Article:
Cartografías corporales, presenta la oportunidad del reencuentro entre seres humanos, aceptando las diferencias físicas entre el hombre y la mujer a través del reconocimiento del cuerpo como una herramienta comunicativa.

Cada video seleccionado genera un diálogo sobre las sensaciones empíricas y platónicas que nos conforman, así como de los recuerdos y conocimientos adquiridos. En cada escena presentada, fluyen conexiones que transcurren a través de una conexión empática, sensorial y emocional a través de los cuerpos. Al considerar la anatomía como una cartografía, no sólo se ubica en cuestión espacial, sino que se abren panoramas para la comparación y la introspección de lo visible y lo oculto, formando una comunión de identidades que coexisten.

Los cuerpos se convierten en lugares expuestos que comparten espacio-tiempo a través de lenguajes únicos y abstractos, uniéndose mediante la lógica del intercambio danzan como emisores y receptores, confabulándose en actos de complicidad, donde transcurren versiones esenciales de espíritu cuya envoltura y presentación tiene a la piel como principal característica.

Las emociones se convierten en el alfabeto adecuado para construir la esencia de un discurso que como humanidad hemos olvidado. A través del cuerpo se vislumbran pequeños fragmentos de lo que callamos, negamos y permitimos hacer visible, siendo los actos y las mociones, los motivos primarios de la expresión donde el escape próximo es el de un discurso universal que se puede ejemplificar con un acto sencillo y contundente.

Trabajar con el cuerpo implica un autoconocimiento, tener conciencia de los múltiples mensajes que se crean a partir de él, así como de una semiótica que comprende arquetipos. Cada propuesta de la selección elimina etiquetas, reconociendo las particularidades del cuerpo en esencia, entendiendo que la constitución anatómica es el cúmulo de mensajes que entre emisor y receptor se han compartido y apropiado. Cada propuesta elimina de algún modo los estereotipos negativos con los que carga el cuerpo, liberándolo de ataduras creadas socialmente.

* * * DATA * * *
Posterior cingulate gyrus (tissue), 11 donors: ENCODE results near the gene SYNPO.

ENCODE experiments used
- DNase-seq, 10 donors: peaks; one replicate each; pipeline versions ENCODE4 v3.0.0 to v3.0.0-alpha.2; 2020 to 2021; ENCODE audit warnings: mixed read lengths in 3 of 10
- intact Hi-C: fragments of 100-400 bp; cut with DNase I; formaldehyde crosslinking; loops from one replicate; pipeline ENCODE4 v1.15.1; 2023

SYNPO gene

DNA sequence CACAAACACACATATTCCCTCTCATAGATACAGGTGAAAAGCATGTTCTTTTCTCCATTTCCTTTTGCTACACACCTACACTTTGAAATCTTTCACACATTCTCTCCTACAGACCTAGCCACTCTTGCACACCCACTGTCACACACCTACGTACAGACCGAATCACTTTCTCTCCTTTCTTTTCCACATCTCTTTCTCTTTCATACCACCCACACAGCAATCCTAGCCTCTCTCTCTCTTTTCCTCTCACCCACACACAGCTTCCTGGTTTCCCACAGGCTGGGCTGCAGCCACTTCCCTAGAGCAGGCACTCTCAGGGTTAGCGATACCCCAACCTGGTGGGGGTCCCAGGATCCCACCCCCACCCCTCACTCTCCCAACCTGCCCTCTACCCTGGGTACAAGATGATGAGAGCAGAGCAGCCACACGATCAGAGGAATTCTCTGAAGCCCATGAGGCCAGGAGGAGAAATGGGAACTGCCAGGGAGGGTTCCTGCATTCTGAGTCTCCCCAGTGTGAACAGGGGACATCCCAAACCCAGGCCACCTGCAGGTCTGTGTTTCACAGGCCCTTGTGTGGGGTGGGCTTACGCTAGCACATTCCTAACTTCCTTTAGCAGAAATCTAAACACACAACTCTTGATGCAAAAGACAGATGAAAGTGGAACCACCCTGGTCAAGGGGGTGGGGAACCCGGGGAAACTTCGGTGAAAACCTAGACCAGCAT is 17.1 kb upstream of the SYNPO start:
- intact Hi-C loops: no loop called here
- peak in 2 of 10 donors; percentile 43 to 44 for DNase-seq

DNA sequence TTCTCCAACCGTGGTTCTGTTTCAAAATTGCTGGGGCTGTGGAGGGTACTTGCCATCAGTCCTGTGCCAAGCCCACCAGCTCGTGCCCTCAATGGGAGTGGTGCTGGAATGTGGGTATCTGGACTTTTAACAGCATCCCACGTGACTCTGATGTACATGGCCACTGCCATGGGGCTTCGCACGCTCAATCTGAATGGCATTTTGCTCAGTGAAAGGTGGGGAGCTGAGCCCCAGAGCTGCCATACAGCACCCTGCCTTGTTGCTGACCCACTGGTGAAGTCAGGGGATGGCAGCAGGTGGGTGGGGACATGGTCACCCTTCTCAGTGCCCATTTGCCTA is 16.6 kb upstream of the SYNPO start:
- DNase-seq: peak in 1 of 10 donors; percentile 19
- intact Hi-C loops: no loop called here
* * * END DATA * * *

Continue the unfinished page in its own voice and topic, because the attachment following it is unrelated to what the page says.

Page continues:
Ya lo diría Jean-Luc Nancy, “El cuerpo es una idea”, que se comunica, que se comparte, que muta, que se deforma, que permanece, que converge y se vuelve única, transitoria con la promesa de mantenerse eterna.

Tuesday March 22 at 7pm to 10pm

Paseo de La Reforma, Bosque de Chapultepec I, Miguel Hidalgo,, 11100 Mexico City, Mexico

Curaduría: Monserrat Maruri y Tayra Araujo




* Lapse – 1 min 32 seg
Micheline Durocher (Canadá)

Un océano imaginario que se hace visible a través de los movimientos que realiza la artista semidesnuda, dentro de un mundo de estética retro inspirada en el Hollywood de los 40´s y el arte pop. A través de la fuerza que emplea en esta coreografía establece su cuerpo como objeto de exploración a través del humor y el erotismo.  Con un ritmo constante y movimientos que anuncian un avance que permanece estático, la artista nos traslada a un horizonte alcanzable, que se hace evidente sólo por su mirada fija y constante.
* Self- Cinema – 3 min 12 seg
Kenji Ouellet (Canadá)

En esta pieza se emplean los recursos típicos de la actuación para hacer reflexión acerca de los elementos que la gente utiliza día a día a través de distintas facetas. La mujer que aparece en escena, bien podría ser el estereotipo de la femme fatale, sin embargo su imagen se convierte en una dicotomía de fuerza- debilidad, alegría-tristeza y la seguridad- inseguridad.
* Pan y cebollas – 5 min
Mariella Greil & Montserrat Payró (España)